For years now, people have been lobbying for the legalization of marijuana on the grounds that it should not be viewed differently from cigarette tobacco--due to its natural origins--and that its effects on the human body are far less dangerous than those caused by alcohol, which remains legal. There is also the argument that it could prove to be a huge economy booster if legalized.
But all that is beside the point, says New York governor Andrew Cuomo; one of the biggest problems surrounding the laws on marijuana is that they are inconsistent, and officials are spending time, money, and manpower arresting people in possession of it when they could be focusing on bigger problems in the streets.
Since 1977, the laws regarding weed in New York have been as such: if you carry 25 grams or less on your person, it's a non-criminal violation that comes with a fine, providing you're a first time offender. If you have it out in public, however--including being asked to turn out your pockets by police in accordance with New York's highly controversial "stop and frisk" law--it's classified as a misdemeanor. It sort of creates a no-win situation, and that's what Cuomo wants to change by decriminalizing small amounts of marijuana altogether. According to the governor's office, 2,000 arrests were made on charges of carrying small amounts of marijuana. In 2011, 50,000 arrests were made. That's a huge jump, and, according to Cuomo supporters, a costly one.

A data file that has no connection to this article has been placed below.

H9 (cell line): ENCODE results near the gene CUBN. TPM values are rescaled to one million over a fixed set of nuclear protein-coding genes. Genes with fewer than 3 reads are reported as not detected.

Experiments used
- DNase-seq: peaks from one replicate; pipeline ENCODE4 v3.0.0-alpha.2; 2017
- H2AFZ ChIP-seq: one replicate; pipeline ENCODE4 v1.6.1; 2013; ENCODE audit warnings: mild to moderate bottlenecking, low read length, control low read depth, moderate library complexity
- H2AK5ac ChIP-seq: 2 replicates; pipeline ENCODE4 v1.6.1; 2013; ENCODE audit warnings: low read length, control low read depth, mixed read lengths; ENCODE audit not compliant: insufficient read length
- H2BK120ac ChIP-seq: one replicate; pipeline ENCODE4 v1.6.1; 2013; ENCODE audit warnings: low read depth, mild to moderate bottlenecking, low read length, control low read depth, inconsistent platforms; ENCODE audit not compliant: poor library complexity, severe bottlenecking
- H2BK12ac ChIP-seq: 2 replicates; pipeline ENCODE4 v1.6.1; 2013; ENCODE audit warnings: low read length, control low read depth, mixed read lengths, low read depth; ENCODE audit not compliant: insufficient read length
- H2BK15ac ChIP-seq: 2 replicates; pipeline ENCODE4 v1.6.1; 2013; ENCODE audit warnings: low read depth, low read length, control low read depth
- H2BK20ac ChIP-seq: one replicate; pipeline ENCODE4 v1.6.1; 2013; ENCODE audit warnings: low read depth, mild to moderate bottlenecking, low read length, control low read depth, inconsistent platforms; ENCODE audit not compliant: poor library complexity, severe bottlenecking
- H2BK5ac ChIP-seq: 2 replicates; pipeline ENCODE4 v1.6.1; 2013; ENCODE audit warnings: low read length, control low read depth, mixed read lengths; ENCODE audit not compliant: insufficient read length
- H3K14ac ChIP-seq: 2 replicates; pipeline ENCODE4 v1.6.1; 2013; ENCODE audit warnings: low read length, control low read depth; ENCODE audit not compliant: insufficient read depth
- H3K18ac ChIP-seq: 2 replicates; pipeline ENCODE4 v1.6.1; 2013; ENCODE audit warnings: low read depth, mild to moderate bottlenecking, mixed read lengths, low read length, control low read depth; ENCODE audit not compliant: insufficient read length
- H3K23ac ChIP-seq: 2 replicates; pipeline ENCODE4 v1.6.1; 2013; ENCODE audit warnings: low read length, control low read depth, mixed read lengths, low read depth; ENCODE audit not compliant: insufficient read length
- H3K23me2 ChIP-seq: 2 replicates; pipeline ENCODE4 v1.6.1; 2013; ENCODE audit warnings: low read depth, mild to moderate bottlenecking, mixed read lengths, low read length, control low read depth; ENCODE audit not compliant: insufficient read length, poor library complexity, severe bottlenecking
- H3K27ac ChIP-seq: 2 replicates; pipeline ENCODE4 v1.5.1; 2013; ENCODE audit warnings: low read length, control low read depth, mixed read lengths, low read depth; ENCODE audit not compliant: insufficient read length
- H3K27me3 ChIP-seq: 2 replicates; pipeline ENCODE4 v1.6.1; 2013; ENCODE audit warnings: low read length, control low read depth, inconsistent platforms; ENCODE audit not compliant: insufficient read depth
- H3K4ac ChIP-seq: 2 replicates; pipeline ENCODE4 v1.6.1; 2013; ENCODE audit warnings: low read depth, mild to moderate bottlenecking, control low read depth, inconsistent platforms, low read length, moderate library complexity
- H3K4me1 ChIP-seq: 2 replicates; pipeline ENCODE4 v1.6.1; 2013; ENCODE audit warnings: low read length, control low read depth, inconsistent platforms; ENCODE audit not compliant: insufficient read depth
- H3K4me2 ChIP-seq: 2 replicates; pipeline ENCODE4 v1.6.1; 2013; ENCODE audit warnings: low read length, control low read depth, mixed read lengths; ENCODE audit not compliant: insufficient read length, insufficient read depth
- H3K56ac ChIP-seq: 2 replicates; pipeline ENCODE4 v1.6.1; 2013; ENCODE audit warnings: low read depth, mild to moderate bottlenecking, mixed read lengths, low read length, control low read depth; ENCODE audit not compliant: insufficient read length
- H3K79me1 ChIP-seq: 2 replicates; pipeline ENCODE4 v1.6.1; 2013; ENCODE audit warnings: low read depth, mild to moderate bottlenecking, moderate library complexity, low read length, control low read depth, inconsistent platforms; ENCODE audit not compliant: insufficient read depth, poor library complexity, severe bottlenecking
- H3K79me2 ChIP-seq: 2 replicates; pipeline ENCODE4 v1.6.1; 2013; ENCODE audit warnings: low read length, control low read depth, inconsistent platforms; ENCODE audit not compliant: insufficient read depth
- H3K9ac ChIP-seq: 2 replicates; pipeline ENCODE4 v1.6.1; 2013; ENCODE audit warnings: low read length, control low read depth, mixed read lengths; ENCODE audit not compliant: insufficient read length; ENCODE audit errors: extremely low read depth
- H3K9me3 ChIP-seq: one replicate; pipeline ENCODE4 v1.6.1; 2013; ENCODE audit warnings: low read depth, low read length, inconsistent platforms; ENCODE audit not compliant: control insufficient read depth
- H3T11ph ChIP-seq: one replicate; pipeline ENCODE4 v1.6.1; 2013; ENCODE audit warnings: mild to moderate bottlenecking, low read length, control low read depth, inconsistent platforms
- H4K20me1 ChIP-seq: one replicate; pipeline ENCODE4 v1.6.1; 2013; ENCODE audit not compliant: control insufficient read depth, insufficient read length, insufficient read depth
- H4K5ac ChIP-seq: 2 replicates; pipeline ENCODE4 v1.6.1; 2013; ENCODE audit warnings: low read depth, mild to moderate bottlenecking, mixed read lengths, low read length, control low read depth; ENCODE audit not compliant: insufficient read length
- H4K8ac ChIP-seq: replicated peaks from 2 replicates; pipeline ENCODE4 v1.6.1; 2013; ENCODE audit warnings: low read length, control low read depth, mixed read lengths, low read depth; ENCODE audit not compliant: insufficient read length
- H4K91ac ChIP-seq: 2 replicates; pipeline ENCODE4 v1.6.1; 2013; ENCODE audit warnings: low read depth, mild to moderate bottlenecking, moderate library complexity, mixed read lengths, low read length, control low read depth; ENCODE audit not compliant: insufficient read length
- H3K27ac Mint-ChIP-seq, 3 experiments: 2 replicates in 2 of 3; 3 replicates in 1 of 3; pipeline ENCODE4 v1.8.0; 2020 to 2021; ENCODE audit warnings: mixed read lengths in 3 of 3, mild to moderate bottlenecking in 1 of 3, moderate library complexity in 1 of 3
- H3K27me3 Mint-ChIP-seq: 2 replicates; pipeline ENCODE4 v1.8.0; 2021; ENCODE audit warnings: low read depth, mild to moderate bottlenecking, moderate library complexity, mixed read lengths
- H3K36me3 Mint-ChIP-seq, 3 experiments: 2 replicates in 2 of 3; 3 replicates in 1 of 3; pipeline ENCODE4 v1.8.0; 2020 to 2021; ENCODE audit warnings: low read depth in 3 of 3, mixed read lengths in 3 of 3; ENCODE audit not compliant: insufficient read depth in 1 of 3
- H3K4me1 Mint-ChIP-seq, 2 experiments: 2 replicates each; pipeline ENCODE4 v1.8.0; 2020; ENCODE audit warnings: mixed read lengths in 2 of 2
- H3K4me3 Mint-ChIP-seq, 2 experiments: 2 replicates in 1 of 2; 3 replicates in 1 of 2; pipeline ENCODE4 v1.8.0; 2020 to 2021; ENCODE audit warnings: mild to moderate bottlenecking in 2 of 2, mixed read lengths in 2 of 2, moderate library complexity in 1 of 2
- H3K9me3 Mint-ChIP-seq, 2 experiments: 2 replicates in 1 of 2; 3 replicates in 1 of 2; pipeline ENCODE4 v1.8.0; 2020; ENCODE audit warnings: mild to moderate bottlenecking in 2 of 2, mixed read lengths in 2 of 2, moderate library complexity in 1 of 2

"The human costs to each defendant charged with a misdemeanor are serious," said Manhattan District Attorney Cyrus R. Vance Jr. "The simple and fair change proposed by Gov. Cuomo will help us redirect significant resources to the most violent criminals and serious crime problems, and, frankly, it is the right thing to do."
An overwhelming number of arrests made for small amounts of marijuana involve young hispanic or black citizens--82%, in fact--but being in possession of weed is a far more racially diverse thing. That brings us back to the "stop and frisk" law, which some say officials use to their advantage for racially-motivated arrests. Last year, Police Commissioner Ray Kelly had officers stop arresting those who were given a "stop and frisk", and Cuomo is following up on that directive.
"I understand the police commissioner's directive. First, I think it puts police in an awkward position to tell them enforce some laws, don't enforce other laws. I think that sets a bad precedent in general," Cuomo said.
While it's still a long way from legalizing marijuana--Cuomo made it clear he's not advocating that--it could be the first step in officials looking differently at it.